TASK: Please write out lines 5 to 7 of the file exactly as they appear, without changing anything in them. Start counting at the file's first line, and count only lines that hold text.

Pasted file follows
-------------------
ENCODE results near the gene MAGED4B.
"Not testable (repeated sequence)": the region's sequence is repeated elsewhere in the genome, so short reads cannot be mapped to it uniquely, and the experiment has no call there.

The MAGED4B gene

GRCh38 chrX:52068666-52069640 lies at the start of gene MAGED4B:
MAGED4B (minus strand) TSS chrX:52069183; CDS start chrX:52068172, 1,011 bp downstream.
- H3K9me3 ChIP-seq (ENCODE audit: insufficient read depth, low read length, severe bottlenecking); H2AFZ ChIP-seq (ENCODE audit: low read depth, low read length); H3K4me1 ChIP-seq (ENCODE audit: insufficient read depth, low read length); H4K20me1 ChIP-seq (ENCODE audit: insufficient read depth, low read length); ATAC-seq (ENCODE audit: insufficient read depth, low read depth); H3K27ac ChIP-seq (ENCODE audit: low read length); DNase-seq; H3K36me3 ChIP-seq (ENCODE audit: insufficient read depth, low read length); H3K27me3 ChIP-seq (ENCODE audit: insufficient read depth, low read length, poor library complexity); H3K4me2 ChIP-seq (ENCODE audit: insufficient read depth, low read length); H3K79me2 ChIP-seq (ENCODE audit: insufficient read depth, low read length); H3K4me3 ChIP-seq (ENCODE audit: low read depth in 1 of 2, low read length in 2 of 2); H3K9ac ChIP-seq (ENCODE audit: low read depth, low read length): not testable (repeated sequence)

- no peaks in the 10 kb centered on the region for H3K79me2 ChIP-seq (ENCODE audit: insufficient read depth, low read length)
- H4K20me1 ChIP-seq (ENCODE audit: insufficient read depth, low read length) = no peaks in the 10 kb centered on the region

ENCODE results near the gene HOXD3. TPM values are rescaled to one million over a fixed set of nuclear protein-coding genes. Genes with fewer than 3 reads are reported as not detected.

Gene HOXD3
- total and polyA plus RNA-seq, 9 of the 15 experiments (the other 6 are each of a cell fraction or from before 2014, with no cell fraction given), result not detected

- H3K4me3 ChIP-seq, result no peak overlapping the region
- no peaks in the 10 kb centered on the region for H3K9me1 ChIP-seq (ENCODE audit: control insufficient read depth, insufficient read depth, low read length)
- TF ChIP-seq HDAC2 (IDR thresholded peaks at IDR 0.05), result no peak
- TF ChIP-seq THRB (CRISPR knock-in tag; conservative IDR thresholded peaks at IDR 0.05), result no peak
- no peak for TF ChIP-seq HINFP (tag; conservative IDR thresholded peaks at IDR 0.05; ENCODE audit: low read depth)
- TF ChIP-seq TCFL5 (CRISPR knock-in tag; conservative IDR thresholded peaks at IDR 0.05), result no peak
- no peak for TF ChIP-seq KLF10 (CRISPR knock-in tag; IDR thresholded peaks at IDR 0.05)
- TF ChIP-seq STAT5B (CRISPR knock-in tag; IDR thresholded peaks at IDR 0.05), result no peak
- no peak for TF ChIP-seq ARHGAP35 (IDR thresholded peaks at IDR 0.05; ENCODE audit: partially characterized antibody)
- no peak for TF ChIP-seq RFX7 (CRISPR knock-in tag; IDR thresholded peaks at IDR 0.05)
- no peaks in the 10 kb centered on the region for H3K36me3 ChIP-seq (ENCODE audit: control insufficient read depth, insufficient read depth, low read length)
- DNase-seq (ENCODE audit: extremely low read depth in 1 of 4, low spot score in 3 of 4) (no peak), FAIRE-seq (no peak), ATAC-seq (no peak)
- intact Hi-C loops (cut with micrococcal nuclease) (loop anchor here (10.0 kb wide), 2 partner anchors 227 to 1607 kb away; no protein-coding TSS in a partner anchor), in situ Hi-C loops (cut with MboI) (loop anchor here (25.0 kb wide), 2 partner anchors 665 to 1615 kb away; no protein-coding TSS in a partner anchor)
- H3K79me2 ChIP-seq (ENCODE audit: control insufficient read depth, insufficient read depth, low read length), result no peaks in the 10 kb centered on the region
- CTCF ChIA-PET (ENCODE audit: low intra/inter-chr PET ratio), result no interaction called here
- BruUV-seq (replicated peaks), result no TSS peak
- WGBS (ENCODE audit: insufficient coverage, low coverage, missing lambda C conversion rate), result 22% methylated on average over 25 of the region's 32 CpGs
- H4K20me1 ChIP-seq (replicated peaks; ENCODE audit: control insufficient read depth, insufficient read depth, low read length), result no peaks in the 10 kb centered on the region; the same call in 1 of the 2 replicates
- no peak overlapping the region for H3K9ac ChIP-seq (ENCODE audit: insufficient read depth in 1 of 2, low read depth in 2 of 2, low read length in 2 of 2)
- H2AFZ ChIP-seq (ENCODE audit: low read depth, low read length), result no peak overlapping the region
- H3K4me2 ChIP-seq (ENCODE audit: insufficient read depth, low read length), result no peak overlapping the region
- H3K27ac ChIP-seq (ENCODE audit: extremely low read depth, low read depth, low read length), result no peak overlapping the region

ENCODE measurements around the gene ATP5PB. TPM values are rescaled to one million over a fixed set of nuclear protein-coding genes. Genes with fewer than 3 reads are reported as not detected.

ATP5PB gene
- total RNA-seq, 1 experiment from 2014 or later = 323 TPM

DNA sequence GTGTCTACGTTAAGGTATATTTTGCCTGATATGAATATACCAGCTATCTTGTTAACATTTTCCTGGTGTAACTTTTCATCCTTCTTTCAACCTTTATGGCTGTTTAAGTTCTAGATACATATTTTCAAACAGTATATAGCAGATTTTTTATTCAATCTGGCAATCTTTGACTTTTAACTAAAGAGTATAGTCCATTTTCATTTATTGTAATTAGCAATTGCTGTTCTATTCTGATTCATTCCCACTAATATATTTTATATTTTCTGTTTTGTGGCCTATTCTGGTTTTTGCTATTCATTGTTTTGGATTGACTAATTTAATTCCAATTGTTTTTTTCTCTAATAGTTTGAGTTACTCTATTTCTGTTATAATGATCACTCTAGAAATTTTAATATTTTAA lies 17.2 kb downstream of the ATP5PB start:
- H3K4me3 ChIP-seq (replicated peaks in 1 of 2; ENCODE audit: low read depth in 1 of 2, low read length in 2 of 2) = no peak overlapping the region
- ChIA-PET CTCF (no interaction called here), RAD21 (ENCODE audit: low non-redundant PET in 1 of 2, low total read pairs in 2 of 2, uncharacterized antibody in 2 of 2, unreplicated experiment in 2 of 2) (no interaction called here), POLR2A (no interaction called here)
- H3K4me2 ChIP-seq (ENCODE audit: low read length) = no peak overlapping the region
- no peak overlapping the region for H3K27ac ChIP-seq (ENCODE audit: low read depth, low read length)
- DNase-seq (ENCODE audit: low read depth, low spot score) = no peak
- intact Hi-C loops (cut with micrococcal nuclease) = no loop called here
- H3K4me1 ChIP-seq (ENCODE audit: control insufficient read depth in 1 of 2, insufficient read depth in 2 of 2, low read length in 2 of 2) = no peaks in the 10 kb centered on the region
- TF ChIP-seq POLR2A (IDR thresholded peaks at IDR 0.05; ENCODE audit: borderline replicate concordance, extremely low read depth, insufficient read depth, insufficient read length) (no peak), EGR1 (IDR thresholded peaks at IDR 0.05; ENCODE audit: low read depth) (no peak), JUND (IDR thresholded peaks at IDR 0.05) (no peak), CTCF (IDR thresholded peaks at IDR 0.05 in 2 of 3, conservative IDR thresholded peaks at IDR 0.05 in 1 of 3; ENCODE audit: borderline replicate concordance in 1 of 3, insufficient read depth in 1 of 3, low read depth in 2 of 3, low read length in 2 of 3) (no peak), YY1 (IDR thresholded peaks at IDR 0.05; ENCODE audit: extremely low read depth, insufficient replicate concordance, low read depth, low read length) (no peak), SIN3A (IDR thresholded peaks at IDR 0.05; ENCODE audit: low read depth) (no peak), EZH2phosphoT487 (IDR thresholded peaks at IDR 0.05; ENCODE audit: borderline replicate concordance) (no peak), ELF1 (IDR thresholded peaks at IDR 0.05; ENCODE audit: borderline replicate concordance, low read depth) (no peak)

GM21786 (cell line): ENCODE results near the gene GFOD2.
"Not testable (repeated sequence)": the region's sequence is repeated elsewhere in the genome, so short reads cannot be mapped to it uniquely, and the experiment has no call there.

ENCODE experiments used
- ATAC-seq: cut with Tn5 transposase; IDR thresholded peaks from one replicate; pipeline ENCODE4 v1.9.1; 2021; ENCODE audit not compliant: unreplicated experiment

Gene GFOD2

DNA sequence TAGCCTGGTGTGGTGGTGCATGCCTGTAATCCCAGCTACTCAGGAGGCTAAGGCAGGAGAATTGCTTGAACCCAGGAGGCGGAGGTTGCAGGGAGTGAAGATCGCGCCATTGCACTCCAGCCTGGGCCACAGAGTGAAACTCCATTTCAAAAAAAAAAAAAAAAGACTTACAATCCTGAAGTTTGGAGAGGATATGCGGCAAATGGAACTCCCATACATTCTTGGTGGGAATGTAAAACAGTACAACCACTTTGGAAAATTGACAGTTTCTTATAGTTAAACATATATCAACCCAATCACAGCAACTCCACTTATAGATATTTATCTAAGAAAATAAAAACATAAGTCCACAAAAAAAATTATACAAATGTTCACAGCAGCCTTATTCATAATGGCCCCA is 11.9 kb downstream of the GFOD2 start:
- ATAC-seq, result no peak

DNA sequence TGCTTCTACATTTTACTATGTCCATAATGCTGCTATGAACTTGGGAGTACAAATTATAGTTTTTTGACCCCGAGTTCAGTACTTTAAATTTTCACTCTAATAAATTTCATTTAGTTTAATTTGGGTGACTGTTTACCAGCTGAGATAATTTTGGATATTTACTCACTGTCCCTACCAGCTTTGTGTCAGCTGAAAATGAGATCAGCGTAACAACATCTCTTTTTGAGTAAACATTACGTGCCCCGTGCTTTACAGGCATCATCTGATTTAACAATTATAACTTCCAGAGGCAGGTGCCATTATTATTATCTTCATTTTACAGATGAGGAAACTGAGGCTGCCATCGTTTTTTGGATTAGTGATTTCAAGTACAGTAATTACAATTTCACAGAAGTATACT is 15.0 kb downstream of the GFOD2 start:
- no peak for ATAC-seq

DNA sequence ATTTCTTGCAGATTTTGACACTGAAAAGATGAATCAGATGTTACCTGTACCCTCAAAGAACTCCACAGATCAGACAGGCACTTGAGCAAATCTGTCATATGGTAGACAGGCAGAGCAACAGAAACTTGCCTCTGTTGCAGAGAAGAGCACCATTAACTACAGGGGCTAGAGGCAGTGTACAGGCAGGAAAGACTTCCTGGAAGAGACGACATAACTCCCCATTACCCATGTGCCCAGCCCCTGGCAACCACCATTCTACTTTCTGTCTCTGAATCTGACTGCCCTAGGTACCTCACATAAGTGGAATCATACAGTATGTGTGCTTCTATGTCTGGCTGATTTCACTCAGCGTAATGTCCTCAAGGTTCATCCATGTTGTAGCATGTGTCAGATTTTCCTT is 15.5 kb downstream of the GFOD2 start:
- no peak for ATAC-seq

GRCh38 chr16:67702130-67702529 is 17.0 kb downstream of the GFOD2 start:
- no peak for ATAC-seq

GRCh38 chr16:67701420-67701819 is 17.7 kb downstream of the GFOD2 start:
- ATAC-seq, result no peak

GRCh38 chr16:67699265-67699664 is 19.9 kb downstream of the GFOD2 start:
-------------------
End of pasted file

MAGED4B (minus strand) TSS chrX:52069183; CDS start chrX:52068172, 1,011 bp downstream.
- H3K9me3 ChIP-seq (ENCODE audit: insufficient read depth, low read length, severe bottlenecking); H2AFZ ChIP-seq (ENCODE audit: low read depth, low read length); H3K4me1 ChIP-seq (ENCODE audit: insufficient read depth, low read length); H4K20me1 ChIP-seq (ENCODE audit: insufficient read depth, low read length); ATAC-seq (ENCODE audit: insufficient read depth, low read depth); H3K27ac ChIP-seq (ENCODE audit: low read length); DNase-seq; H3K36me3 ChIP-seq (ENCODE audit: insufficient read depth, low read length); H3K27me3 ChIP-seq (ENCODE audit: insufficient read depth, low read length, poor library complexity); H3K4me2 ChIP-seq (ENCODE audit: insufficient read depth, low read length); H3K79me2 ChIP-seq (ENCODE audit: insufficient read depth, low read length); H3K4me3 ChIP-seq (ENCODE audit: low read depth in 1 of 2, low read length in 2 of 2); H3K9ac ChIP-seq (ENCODE audit: low read depth, low read length): not testable (repeated sequence)

- no peaks in the 10 kb centered on the region for H3K79me2 ChIP-seq (ENCODE audit: insufficient read depth, low read length)